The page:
LAWRENCEVILLE -- In an economy where jobs are hard to find, state Rep. Bobby Reese wants to make sure the ones that are available aren't taken by illegal immigrants.
Reese, who is running for Congress, recently filed House Bill 1259, known as The Georgia Employer and Worker Protection Act of 2010. The legislation would require Georgia businesses to participate in the E-Verify program as a condition for obtaining a business license or occupational tax certificate.
"Far too many of Georgia's jobs have gone to people who escaped capture while crossing our borders in violation of American immigration laws," Reese, a Republican from Sugar Hill said. "Statewide use of the proven, effective and successful E-Verify system will stop future jobs from going to illegal labor. In these desperate economic times, while we watch Georgian citizens and legal immigrants struggle with layoffs, it would be irresponsible to ignore this no-cost federal tool."
E-Verify is an Internet-based system that allows employees to verify the eligibility of a person to work in the United States. It was created by Congress in 1996.
Due to a 2006 law, Gwinnett's government and anyone bidding for contracts, such as road construction projects, must use the system.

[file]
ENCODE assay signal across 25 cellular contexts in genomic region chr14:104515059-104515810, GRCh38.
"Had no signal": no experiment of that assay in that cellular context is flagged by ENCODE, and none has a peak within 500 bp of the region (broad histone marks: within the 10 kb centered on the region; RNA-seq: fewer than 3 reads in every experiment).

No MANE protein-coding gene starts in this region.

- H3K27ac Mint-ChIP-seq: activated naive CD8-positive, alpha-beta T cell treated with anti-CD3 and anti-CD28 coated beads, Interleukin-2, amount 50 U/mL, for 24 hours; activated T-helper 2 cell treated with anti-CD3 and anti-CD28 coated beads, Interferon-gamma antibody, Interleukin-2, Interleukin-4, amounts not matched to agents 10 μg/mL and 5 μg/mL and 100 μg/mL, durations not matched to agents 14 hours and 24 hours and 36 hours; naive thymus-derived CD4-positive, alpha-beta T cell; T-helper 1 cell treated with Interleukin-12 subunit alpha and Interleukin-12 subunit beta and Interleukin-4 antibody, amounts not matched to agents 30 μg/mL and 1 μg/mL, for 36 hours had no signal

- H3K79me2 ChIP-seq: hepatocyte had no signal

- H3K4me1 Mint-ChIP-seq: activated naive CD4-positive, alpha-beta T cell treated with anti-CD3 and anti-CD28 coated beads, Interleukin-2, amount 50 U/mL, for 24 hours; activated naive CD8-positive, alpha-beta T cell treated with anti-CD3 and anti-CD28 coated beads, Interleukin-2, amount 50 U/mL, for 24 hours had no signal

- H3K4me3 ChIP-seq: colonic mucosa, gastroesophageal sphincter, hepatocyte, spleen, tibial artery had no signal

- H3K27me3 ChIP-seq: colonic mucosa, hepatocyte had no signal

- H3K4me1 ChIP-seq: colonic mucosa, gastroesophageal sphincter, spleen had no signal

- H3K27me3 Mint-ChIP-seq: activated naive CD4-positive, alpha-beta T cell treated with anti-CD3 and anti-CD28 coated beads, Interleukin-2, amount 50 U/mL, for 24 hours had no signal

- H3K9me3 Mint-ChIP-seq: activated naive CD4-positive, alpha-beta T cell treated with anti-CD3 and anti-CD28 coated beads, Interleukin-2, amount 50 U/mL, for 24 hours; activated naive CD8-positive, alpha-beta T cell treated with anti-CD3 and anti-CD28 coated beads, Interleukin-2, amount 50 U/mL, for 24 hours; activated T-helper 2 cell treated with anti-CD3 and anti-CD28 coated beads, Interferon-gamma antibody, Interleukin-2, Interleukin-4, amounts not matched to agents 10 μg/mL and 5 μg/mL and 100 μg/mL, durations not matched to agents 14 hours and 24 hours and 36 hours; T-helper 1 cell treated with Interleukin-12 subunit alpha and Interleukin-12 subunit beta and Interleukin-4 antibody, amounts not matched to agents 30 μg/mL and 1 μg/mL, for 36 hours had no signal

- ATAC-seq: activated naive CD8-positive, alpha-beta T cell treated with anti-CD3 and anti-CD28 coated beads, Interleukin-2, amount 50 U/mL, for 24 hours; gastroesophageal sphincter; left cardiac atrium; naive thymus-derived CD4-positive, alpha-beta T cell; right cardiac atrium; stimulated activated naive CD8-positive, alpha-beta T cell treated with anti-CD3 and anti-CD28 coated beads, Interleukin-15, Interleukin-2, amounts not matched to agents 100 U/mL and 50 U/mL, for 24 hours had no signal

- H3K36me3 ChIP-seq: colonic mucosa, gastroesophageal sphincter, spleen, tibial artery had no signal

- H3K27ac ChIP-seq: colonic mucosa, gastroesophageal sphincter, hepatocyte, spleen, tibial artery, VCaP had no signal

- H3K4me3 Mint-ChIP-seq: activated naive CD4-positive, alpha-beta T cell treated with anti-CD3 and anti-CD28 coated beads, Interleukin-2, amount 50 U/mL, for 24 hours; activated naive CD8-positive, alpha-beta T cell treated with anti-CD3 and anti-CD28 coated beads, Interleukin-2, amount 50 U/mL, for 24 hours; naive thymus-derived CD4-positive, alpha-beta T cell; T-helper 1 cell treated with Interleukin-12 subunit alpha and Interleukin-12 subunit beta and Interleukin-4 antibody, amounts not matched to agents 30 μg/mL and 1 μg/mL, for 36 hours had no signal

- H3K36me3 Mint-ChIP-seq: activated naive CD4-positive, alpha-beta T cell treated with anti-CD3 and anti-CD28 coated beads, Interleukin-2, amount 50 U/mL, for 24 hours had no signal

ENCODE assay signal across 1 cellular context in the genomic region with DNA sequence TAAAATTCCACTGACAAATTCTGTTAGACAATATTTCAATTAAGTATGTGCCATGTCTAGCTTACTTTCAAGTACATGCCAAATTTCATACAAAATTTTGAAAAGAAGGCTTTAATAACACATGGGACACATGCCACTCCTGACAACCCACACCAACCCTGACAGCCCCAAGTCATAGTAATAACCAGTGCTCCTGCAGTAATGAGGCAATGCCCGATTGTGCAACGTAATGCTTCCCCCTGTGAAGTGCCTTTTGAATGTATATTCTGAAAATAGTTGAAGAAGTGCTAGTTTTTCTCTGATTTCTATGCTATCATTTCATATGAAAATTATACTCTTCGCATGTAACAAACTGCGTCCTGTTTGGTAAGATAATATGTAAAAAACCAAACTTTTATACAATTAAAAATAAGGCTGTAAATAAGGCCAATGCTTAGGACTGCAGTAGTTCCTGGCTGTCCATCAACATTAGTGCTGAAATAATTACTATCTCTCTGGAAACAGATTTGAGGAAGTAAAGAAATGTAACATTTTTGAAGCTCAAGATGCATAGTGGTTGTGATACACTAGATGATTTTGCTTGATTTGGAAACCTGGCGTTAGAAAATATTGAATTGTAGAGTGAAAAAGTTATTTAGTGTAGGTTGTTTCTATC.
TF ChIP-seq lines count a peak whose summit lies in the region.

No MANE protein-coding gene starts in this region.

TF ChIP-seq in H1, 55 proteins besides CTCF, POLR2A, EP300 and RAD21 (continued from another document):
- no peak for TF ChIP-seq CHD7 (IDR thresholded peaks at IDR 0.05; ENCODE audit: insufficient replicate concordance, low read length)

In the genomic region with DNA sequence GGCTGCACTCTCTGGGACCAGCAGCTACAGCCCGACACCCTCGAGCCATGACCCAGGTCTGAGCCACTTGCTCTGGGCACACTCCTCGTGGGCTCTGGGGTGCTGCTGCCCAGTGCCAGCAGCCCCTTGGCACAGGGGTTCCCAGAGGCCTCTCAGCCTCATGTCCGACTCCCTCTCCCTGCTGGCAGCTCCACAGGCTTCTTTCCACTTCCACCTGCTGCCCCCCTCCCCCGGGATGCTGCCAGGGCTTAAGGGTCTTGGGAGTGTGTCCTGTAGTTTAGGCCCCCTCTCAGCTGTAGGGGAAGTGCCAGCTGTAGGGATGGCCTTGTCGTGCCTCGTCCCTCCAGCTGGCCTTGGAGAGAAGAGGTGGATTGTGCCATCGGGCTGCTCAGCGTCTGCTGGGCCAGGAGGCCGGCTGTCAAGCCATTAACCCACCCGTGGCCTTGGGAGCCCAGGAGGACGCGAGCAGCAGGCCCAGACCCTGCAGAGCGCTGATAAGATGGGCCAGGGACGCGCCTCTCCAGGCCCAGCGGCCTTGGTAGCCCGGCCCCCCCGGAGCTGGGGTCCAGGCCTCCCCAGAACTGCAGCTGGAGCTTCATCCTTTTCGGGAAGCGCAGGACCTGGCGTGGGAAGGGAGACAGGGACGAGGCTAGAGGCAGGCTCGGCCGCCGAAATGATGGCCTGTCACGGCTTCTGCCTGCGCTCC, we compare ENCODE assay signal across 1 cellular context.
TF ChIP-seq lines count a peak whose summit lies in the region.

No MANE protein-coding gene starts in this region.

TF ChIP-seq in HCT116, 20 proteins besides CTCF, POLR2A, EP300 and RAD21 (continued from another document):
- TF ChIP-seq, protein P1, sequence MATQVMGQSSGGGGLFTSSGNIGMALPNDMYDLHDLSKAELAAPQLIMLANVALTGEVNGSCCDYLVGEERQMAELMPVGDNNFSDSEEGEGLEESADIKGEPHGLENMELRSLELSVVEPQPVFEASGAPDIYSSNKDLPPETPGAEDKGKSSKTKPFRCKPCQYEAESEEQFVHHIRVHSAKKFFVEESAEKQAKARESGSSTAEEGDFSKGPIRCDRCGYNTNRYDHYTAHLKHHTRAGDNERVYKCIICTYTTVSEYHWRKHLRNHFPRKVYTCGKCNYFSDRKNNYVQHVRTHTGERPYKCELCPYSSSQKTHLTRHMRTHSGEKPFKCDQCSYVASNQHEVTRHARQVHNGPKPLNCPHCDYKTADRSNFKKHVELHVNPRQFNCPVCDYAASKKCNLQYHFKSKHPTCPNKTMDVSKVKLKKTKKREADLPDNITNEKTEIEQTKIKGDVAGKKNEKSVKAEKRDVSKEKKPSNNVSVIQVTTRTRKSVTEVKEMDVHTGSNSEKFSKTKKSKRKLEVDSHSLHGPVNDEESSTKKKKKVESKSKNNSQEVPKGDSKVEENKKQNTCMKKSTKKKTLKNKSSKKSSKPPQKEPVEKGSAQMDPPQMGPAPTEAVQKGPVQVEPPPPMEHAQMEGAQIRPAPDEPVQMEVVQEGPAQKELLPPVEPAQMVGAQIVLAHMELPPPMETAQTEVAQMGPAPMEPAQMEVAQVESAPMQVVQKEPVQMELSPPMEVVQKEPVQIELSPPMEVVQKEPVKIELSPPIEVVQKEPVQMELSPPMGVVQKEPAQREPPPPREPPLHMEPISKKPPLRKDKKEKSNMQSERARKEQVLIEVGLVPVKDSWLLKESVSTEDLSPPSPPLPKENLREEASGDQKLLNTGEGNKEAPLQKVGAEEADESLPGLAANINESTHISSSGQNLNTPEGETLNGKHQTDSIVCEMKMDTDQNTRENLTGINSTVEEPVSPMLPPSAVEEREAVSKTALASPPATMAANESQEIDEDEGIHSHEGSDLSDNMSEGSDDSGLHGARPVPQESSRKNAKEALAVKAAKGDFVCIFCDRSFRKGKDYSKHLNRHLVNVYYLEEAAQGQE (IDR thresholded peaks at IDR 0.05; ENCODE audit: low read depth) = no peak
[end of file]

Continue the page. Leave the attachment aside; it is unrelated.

People who apply for an occupational tax certificate locally already must sign an affidavit saying they are eligible to work in this country. The new legislation would expand that to use the E-Verify system to check workers's status.
"We all know that you can't tell who is an eligible worker by looking at him, which is the reason for the I-9 form and the E-Verify system. We are trying to protect both businesses and American workers in Georgia," Reese said adding that people are given time to clear up inaccuracies and that no one eligible to work in the country should lose their job.
Exceptions were made to home-based small businesses with less than three employees.
"We must all obey the law and even one American job is too many to lose to someone who is not eligible," Reese said.
Rep. Pedro Marin, D-Duluth, one of a handful of Hispanic representatives in the Legislature, declined to comment until he had a chance to read the bill.